UniSuper has the following connections to the Australian Government’s “detention network.” This does not rule other links. There is information below that would be useful to anyone wanting to ask questions about where their retirement funds are invested and how – and those looking to draft motions for their union branch.
If you need further clarification, contact via @xBorderOps or email: maschine.research [at] gmail.com
In summary, the information below suggests that a preoccupation with “exposure” is misleading and is in no way a substitute for, or the same thing as, divestment from the financial networks that sustain mandatory detention.
The National Tertiary Education Union’s General Secretary is on the Board of UniSuper, as is a representative from the Community & Public Sector Union.
The NTEU, its branches and its members have taken a consistently strong position within and beyond the ACTU regarding detention camps. So have the CPSU. In light of this, the following information is offered so that greater transparency can be sought regarding the use of compulsorily-acquired retirement funds, and a closer fit achieved between fund members’ views and fund investments.
1. UniSuper have advised some fund members that they have a “small exposure” to the issue of mandatory detention through investments in Transfield and Serco, and that they provide alternative options. They have not given details beyond this, which is unfortunate.
What “exposure” refers to is a percentage, or proportional figure of the funds’ overall investments. It does not tell you how much UniSuper actually has invested in those companies, nor does it explain the precise character of any other financial agreements. In other words, “exposure” is a question relating to the risk management strategies of the fund as a whole, rather than a question about whether or not the fund should be supporting or profiting from mandatory detention.
The risk management strategies of superannuation funds (or any other entity) should not be conflated with a member’s or Board’s decision to divest from mandatory detention. The fund can offset its “exposure” by making it proportionally “smaller” than other investments—without making it small or even smaller. In any case, this still does not provide a full picture of the ways in which that risk is structured in particular financial arrangements (see note 3 below).
2. Moreover, in addition to the abovementioned investments in Transfield and Serco, UniSuper has a substantial stake in the micro-cap investment company Acorn Capital Ltd, which is a listed in ASX documents as a substantial shareholder in the Decmil Group (DCG). Micro-cap stocks are high risk and highly volatile.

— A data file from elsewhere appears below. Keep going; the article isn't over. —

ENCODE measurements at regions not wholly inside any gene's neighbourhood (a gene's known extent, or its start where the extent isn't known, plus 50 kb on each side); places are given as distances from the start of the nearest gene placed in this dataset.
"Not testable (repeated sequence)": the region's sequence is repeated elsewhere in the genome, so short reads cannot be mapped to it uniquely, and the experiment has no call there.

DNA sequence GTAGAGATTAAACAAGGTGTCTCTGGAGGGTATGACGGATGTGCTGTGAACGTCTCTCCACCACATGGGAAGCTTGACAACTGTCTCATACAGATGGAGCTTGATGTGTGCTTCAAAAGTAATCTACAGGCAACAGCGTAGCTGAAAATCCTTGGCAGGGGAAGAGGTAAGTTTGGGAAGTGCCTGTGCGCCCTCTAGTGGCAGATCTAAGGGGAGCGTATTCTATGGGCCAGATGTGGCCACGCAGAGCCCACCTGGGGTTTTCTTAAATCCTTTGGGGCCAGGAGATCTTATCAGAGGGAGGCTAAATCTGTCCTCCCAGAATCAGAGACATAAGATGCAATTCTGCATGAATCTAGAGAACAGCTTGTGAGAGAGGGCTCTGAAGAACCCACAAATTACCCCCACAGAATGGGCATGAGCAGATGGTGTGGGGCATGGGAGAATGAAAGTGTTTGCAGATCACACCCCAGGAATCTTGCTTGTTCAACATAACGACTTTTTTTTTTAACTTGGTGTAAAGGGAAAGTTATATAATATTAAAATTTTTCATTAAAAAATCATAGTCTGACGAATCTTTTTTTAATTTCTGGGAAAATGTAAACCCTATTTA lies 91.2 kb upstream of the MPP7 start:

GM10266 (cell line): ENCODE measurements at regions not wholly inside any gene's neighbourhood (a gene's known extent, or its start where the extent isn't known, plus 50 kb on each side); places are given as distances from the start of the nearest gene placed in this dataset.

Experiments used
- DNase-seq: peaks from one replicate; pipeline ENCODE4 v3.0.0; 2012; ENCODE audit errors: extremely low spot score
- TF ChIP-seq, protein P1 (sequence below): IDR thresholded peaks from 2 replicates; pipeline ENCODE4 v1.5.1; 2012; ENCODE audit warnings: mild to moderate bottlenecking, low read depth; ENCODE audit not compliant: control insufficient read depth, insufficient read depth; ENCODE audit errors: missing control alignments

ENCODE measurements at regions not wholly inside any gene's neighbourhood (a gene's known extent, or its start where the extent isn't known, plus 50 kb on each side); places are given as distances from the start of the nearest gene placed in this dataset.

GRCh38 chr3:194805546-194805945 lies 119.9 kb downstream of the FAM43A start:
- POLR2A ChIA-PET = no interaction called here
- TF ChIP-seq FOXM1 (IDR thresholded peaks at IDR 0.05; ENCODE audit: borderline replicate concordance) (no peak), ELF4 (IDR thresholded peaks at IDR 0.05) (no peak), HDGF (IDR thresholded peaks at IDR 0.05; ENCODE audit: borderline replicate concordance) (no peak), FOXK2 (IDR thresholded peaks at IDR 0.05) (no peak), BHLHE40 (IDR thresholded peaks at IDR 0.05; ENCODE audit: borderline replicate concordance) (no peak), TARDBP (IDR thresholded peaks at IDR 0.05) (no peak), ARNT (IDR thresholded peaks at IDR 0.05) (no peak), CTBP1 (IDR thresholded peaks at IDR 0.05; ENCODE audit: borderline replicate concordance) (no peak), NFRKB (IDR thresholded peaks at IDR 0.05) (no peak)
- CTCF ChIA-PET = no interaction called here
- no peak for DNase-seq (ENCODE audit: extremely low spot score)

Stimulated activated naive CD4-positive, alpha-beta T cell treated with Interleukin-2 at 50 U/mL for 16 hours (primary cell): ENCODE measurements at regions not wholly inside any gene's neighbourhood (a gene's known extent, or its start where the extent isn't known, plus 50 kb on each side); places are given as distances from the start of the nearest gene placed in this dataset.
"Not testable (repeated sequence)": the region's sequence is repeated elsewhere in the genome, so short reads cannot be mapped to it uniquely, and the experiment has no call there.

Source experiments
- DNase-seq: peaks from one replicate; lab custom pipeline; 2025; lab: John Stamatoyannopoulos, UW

Decmil are currently listed as holding contracts with the Department of Immigration and Border Protection:
- Project Management for Manus Island — 18-Jun-2013 to 30-Jun-2014 — $10,317,828.40 and
- Managing Contractor for Manus Island — 18-Jun-2013 to 30-Jun-2014 — $150,832,171.60;
- in addition to a previous contract that ended 30-Jan-2014, of $36,945,708.36.
As far as we know, UniSuper have not advised its fund members’ as to the current status of the above investments.
3. There have also been disclosable (therefore significant) financial securities arrangements between Transfield, the National Australia Bank (NAB), and at least five Superannuation Funds: United Super, Telstra Super, UniSuper, Care Super. The transfer dates of the securities is listed as February 4 2014 to March 4 2014.
The NAB and its associated entities (MLC Investments Ltd, MLC Wealth Management Ltd, Antares Capital Partners Ltd) at present hold 6.421% of shares in Transfield Services Ltd. This is a substantial shareholding as per ASX definitions, giving them the equivalent of 32,905,059 votes in Transfield Services Ltd.
Leaving aside the information on the NAB’s links to Transfield, the above information points to complex securities contracts in which various forms of debt and collateral are bundled together and then sold on to investors in the form of a bond or similar financial contract. Securitisation involves the pooling and collateralisation of high risk investments. In the above, the listed Superannuation Funds are named as ‘borrowers,’ which means they serve as the collateral part of the bundled securities. This is another reason why an easily delineated quantum of “exposure” can tend to be meaningless, particularly where securitisation is involved.